, FILE - In this Sept. 21, 2009 file photo, boats are seen on Ammoudi Bay near seaside tavernas on the island of Santorini, Greece. Tax authorities say they have used surveillance drones in Greece for the first time to spot violations on Santorini, where tourists were allegedly being taken on boat tours of the island's sea-filled volcanic crater without getting receipts. Greece's Independent Authority for Public Revenue says that the one-day operation last week involved surveillance of nine tour boats, and that the violations recorded in a follow-up inspection were worth 25,000 euros ($29,400) in lost revenue. (AP Photo/Michael Virtanen, File)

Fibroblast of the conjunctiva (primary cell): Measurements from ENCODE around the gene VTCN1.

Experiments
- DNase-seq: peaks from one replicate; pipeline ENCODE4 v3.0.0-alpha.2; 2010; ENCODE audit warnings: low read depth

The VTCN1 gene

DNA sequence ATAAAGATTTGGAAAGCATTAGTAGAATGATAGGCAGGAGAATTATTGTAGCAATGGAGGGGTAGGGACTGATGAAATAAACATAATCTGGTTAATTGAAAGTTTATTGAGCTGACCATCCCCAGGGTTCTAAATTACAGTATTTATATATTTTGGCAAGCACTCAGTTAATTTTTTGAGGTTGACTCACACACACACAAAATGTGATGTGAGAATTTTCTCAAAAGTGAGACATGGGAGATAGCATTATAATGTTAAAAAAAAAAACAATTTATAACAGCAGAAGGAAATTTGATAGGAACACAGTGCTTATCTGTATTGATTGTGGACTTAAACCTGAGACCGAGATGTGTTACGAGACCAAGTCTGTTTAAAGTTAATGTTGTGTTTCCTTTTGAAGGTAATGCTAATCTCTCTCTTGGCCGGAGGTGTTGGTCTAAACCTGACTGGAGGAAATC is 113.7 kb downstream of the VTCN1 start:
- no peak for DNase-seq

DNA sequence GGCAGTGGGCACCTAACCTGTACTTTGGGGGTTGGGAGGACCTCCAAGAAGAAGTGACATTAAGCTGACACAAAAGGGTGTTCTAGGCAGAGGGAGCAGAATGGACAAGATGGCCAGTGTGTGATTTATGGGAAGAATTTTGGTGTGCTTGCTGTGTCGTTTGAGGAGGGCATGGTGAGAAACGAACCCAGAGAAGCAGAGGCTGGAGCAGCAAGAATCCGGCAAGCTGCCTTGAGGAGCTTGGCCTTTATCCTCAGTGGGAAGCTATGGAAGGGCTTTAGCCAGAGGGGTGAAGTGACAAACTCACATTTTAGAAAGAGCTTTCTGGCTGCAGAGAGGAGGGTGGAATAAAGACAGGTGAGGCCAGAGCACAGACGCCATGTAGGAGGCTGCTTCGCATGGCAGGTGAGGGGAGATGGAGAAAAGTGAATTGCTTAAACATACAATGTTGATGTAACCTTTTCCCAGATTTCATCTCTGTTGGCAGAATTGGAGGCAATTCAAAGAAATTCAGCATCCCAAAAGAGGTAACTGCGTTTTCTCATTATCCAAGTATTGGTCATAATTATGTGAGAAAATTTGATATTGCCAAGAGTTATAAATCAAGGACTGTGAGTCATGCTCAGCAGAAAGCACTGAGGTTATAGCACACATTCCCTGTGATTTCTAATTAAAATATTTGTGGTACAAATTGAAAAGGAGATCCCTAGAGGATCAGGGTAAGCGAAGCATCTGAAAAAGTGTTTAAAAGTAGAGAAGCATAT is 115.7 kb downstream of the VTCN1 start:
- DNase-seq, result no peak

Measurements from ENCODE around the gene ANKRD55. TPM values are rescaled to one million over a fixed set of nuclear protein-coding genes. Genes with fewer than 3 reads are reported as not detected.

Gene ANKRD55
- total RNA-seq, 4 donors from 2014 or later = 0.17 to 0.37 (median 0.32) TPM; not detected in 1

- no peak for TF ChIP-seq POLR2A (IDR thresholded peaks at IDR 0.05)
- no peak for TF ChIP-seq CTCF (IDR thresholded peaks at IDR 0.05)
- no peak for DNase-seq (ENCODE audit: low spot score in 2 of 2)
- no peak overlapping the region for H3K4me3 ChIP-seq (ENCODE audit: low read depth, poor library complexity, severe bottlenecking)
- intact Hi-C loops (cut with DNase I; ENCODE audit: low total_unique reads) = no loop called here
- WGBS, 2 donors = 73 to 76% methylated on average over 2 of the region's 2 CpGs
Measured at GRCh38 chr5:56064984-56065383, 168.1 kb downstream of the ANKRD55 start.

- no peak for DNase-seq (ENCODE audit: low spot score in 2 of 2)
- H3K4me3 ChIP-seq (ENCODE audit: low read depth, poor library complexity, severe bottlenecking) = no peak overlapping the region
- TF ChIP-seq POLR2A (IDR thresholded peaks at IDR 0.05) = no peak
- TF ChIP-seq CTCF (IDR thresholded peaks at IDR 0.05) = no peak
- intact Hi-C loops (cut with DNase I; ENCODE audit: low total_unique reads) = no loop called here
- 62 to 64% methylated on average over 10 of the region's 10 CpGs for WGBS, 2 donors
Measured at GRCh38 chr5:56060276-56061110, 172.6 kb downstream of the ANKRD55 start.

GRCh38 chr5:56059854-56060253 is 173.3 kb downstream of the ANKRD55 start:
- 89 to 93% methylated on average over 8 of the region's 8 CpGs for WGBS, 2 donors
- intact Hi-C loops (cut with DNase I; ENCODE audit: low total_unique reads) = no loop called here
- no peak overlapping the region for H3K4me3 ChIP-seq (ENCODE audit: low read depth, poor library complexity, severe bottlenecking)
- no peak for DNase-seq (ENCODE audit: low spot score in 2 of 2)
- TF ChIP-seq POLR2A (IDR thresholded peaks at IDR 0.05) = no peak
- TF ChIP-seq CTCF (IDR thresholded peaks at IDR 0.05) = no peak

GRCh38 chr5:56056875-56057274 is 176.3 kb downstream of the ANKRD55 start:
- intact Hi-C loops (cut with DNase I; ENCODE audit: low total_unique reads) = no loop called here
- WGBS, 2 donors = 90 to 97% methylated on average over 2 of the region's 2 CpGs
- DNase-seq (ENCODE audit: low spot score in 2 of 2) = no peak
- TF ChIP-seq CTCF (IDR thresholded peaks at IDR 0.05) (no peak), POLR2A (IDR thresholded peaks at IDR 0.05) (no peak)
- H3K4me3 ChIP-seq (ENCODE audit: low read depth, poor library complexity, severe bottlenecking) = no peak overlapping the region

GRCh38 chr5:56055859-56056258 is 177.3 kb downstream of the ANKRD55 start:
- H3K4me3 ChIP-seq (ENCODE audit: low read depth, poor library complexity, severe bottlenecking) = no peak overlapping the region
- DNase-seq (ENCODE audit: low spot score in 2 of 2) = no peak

26 of September 2018 10:46:53
ATHENS, Greece (AP) — The Greek government is owed so much in tax arrears from households and companies that it could pay off more than half its massive public debts if it collected it all.
Unfortunately for the government, that's unlikely to ever happen.
Data from the Independent Authority for Public Revenue show tax arrears totaled 182.5 billion euros ($214 billion) on Aug. 10, according to a note sent from the agency to parliament last week and seen by The Associated Press Wednesday.
However, more than 80 billion euros of that represents interest and fines on delayed payments from debtors that include companies that have been out of business for decades.
The debt rivals Greece's economic output, estimated at 184.7 billion euros ($217 billion) this year. Its public debt is worth about 180 percent of that.
Eurozone-member Greece repeatedly raised taxes during its international bailouts between 2010 and August 2018. Some 3.7 million Greeks — about 60 percent of the total — are behind on tax payments.